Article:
Keats poetry

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  • Keats poetry
    • Lamia
      • structure
        • frame story outlines the theme/moral message from Keats
          • 'nor grew they pale, as moral lovers do'
        • enjambment
      • form
        • heroic couplets + iambic pentameter
          • iambic = an unstressed syllable followed by a stressed syllable - pentameter indicates that a line has five of these couples
          • without the flowing syllable's the poem would be stilted/unsettled and distract from the story
        • epic poem
          • long narrative poem
      • language
        • vivid/evocative description - positive + negative at the same time = distorted/confusing
          • e.g. 'eclips'd her crescents and lick'd up her stars'
        • mentions  magic/illusions often
          • e.g in wedding scene: 'haunting music...faery-roof...charm might fade...lucid...fuming...smoke'
            • reminds us that it is all an illusion - and its fragile = appolonious can easily shatter it (e.g.  smoke = not a permanent state)
              • setting
                • mythological
                  • = plots time and theme + gives way to frame story and idea of moral vs immortal love
      • setting
        • mythological
          • = plots time and theme + gives way to frame story and idea of moral vs immortal love
      • voice
        • omniscient judgmental narrator
          • informal storyteller : 'but ah' , 'we shall see'
    • La Belle Dame Sans Merci
      • structure
        • shortened 4th line =  sense of intrigue/ mystery because we aren't given all the information
        • rhythm and pace is repetitive =  men keep repeating this cycle of falling in love
      • form
        • ballad = delivers moral message
          • also ballad's are typically love poems = highlights the fact that this isn't = makes us question the love/infatuation
      • language
        • use of archaic language = authenticity of medieval setting
        • metaphor - 'Lilly on thy brow'
        • assonance - adds haunting sound quality
        • repetition of 'faery' and 'elfin' = mystical
        • emotive lang: 'wild..lulled...wept...horrid waning'
      • setting
        • 'harvest's done' = winter
          • why is he there?
          • desolate frigid landscape = knights mental state
        • medieval era suggests myth/legend
          • = highlights the moral message
      • voice
        • unknown (reliable?) narrator
        • present tense + 1st person
          • without the narrator we wouldn't question the knights story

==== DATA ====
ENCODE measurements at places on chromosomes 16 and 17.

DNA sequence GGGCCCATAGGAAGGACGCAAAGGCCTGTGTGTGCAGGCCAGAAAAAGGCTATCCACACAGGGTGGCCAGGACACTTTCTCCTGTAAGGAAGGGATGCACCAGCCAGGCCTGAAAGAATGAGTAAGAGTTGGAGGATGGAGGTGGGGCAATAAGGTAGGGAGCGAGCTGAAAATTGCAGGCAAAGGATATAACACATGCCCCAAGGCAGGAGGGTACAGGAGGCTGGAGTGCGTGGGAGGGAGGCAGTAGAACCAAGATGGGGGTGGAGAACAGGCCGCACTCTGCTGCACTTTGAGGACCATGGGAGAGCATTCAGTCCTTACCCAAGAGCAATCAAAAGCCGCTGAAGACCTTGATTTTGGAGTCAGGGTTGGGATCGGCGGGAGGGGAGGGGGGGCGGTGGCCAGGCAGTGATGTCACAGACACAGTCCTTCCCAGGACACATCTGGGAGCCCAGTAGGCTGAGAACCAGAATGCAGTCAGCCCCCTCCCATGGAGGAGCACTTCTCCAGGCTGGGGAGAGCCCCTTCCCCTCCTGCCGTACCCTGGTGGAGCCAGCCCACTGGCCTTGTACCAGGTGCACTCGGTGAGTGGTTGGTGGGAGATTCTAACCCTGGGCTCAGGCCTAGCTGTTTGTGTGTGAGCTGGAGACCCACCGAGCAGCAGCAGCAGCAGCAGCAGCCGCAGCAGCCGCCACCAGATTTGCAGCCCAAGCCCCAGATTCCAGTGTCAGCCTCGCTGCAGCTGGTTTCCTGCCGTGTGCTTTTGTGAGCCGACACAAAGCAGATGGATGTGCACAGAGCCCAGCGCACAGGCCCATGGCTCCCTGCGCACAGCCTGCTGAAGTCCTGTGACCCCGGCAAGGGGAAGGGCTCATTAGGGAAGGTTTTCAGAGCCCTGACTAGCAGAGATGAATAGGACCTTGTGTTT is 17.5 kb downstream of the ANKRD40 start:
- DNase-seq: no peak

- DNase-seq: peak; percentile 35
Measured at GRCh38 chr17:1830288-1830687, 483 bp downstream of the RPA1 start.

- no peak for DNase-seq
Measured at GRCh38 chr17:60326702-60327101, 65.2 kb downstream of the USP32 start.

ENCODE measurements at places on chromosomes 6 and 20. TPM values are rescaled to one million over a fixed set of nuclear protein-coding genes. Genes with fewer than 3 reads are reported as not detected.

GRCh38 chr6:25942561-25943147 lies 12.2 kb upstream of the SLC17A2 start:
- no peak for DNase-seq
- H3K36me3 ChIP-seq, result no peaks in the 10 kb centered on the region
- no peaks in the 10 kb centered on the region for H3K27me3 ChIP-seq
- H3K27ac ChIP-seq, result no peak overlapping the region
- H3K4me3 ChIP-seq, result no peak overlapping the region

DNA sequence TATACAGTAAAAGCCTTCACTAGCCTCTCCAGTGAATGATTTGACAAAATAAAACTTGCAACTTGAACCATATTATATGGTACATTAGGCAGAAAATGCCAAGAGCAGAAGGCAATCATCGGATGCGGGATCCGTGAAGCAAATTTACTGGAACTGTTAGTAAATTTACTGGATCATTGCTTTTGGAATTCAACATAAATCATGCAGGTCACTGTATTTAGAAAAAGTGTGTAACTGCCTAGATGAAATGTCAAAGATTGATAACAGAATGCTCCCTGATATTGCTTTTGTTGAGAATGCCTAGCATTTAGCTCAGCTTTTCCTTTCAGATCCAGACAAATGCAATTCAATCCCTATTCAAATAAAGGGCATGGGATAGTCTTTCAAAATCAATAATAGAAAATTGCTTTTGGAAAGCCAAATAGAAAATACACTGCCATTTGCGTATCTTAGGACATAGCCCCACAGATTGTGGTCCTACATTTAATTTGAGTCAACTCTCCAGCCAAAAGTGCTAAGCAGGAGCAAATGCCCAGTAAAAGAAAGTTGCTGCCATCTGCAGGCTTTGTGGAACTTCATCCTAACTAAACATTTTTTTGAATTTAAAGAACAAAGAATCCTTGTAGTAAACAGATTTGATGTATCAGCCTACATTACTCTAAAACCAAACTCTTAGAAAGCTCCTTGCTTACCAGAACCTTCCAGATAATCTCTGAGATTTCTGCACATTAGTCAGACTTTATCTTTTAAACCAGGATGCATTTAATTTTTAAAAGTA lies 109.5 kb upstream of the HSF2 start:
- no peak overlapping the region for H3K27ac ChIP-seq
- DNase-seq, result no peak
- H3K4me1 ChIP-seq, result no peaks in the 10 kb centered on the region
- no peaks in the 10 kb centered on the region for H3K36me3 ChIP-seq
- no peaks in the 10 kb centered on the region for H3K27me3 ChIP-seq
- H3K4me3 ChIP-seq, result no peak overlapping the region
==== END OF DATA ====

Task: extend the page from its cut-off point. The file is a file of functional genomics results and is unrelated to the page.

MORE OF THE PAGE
• knights story told through direct speech
          • unreliable, 1st person, past tense
      • context
        • expression of guilt over leaving Fanny Brawne
        • expresses idea that perfect love cannot  coexist with the outside world
          • e.g. death /illness forcing him to leave F.B
          • knight's story = men falling in love (cant cope -  men in his dream are man who have fallen in love and it has ruined them)
    • The Eve of St. Agnes
      • Structure
        • switches between characters
        • each  stanza has a clear image = tableau effect
        • eve = confined to one night = sense of pace/movement
      • form
        • regular stanzas/consistent meter + rhyme scheme = no one stanza is more important than another
      • Language
        • lots of description = pictorial effect
          • each  stanza has a clear image = tableau effect
          • e.g. 'silver snarling trumpets
            • adjectives, alliteration,  syballance
        • synaesthesia - describing visual with physical
          • e.g. 'languid moon
      • setting
        • time setting
          • one night = confined = tension/pace/movement
          • The eve of st Agnes = ritual = events couldn't happen any other night
        • winter - pathetic fallacy - e.g. sharp sleet against the window panes'
      • voice
        • omniscient narrator = all the information
        • stays in the castle after M+P leave and say the story happened 'long ago
          • = sense of fable type story = highlights the moral message
  • It keeps the poem moving forward and is often used to soften a rhyme
    • enjambment

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